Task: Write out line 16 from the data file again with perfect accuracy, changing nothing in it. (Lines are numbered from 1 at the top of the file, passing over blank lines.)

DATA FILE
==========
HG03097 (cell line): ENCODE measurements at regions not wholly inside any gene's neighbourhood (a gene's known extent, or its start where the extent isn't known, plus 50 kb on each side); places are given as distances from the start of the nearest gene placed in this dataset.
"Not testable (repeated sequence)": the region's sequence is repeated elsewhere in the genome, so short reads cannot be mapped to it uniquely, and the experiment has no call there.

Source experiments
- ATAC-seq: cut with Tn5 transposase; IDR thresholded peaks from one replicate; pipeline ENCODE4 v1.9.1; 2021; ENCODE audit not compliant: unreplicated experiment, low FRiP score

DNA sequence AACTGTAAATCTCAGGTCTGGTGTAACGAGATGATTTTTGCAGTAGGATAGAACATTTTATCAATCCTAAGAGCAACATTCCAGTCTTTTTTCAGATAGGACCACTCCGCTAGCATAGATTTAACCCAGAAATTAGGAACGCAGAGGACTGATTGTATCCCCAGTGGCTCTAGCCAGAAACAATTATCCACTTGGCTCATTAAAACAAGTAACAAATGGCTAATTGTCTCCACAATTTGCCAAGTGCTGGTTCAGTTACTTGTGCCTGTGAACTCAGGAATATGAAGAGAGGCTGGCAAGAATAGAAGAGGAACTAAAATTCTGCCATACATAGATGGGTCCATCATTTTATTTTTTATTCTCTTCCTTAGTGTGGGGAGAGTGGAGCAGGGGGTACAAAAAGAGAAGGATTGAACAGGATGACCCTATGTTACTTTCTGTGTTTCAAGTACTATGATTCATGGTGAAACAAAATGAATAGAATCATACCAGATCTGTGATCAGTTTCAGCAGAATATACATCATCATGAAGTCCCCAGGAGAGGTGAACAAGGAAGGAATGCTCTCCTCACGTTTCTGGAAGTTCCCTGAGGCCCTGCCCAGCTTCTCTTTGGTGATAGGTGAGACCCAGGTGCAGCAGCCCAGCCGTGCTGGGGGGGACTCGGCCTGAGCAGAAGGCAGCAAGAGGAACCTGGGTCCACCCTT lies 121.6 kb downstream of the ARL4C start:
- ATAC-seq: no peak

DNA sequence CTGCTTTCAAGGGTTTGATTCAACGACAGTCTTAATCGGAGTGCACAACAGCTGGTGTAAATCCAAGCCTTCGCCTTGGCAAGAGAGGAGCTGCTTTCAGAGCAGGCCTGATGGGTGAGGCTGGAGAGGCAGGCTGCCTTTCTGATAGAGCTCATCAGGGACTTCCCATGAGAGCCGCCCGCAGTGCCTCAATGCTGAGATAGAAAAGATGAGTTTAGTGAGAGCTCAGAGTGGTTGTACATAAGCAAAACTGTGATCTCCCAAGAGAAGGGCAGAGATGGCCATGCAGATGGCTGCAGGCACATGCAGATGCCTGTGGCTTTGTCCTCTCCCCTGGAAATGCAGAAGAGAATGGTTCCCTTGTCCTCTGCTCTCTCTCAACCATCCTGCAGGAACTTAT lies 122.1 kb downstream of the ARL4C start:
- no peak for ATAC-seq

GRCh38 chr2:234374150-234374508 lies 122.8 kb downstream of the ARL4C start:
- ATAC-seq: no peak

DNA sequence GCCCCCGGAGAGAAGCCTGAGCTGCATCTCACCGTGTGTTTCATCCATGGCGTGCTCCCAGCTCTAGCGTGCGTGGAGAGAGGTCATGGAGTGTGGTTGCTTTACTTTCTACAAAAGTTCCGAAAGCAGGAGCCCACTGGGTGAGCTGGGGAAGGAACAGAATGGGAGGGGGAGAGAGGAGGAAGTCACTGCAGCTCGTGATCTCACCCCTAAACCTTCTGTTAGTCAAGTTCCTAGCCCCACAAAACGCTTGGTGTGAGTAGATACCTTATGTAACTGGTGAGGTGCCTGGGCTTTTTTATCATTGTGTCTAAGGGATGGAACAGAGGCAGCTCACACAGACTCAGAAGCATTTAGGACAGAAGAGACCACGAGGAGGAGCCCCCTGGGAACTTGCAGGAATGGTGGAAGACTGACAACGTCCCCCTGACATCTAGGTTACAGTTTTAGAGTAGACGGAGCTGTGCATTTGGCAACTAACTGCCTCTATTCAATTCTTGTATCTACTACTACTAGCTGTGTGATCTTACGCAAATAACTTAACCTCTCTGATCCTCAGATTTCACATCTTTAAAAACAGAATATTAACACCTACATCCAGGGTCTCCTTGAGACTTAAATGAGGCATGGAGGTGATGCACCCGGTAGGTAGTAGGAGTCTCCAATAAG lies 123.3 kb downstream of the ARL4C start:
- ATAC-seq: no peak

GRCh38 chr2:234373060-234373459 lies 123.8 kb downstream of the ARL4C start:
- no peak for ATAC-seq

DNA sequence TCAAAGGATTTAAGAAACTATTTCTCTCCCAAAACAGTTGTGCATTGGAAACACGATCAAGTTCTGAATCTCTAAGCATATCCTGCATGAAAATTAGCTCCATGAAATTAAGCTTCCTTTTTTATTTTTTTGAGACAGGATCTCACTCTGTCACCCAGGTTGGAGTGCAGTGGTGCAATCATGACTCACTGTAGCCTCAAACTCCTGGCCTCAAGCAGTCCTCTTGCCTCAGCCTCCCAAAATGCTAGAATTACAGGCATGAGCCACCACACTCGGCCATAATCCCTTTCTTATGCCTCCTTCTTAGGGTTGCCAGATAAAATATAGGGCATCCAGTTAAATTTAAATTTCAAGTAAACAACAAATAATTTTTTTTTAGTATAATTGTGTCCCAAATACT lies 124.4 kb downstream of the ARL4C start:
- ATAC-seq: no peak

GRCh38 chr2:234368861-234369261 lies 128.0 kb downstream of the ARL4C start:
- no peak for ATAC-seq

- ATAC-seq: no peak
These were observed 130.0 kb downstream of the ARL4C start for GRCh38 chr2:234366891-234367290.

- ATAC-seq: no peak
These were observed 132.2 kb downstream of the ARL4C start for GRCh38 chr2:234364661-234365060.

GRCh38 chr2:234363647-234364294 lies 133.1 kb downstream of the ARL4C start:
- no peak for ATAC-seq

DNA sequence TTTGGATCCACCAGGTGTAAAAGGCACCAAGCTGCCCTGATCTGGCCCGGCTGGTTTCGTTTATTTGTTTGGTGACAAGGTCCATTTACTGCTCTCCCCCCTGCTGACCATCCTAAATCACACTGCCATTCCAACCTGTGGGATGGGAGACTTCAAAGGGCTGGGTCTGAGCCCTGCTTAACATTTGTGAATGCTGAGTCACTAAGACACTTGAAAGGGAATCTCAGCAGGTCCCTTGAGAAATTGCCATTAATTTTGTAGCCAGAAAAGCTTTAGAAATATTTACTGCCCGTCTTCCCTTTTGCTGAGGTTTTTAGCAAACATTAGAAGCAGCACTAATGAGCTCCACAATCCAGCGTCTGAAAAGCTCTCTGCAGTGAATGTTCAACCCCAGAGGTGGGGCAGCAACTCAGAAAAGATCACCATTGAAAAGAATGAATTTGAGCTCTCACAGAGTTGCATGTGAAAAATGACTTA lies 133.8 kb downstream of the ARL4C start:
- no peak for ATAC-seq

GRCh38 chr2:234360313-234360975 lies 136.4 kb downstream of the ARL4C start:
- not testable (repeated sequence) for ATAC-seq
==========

- ATAC-seq: no peak